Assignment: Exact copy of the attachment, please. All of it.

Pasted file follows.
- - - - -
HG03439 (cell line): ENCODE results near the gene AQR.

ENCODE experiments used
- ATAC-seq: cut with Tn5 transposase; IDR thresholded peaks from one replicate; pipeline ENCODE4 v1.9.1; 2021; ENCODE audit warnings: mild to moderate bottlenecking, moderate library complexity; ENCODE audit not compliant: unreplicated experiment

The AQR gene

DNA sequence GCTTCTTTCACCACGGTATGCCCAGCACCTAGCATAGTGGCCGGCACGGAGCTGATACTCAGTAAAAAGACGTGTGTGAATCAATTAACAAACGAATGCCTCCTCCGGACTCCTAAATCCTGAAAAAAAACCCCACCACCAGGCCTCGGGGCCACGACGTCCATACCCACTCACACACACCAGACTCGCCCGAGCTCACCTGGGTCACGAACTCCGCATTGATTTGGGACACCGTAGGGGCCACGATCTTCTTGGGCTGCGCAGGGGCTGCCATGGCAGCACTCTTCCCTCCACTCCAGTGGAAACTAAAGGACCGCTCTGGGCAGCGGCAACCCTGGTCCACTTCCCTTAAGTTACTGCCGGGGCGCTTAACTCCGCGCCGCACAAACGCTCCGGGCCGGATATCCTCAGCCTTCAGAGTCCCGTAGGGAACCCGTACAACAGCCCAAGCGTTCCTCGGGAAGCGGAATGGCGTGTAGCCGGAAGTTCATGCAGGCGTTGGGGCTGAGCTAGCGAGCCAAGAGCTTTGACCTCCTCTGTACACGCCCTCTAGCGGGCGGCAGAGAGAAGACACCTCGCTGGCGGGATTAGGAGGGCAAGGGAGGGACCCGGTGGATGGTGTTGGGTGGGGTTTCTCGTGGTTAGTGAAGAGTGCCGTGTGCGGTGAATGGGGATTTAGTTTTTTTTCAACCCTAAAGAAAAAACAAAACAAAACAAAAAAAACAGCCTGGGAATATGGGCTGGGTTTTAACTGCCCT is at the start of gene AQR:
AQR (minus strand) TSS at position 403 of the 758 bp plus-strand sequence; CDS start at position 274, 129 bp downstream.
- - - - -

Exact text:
HG03439 (cell line): ENCODE results near the gene AQR.

ENCODE experiments used
- ATAC-seq: cut with Tn5 transposase; IDR thresholded peaks from one replicate; pipeline ENCODE4 v1.9.1; 2021; ENCODE audit warnings: mild to moderate bottlenecking, moderate library complexity; ENCODE audit not compliant: unreplicated experiment

The AQR gene

DNA sequence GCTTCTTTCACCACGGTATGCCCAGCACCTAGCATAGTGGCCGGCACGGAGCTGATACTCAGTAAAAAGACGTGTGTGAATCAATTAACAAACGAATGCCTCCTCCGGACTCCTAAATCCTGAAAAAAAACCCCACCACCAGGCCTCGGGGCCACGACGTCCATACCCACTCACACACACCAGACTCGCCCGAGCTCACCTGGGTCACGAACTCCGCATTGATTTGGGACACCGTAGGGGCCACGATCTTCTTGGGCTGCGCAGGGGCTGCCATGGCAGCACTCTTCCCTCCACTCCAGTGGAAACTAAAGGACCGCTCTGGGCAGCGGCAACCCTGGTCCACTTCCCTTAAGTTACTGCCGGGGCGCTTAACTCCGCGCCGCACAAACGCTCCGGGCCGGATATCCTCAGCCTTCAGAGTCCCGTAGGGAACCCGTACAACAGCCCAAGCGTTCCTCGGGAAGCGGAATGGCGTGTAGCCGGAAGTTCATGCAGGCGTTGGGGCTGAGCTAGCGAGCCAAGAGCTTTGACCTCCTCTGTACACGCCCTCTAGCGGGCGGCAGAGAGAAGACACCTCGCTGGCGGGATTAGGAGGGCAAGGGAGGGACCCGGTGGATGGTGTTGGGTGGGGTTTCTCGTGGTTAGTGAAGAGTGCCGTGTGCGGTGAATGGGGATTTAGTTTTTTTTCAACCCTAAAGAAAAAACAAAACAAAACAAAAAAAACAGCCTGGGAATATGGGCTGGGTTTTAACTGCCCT is at the start of gene AQR:
AQR (minus strand) TSS at position 403 of the 758 bp plus-strand sequence; CDS start at position 274, 129 bp downstream.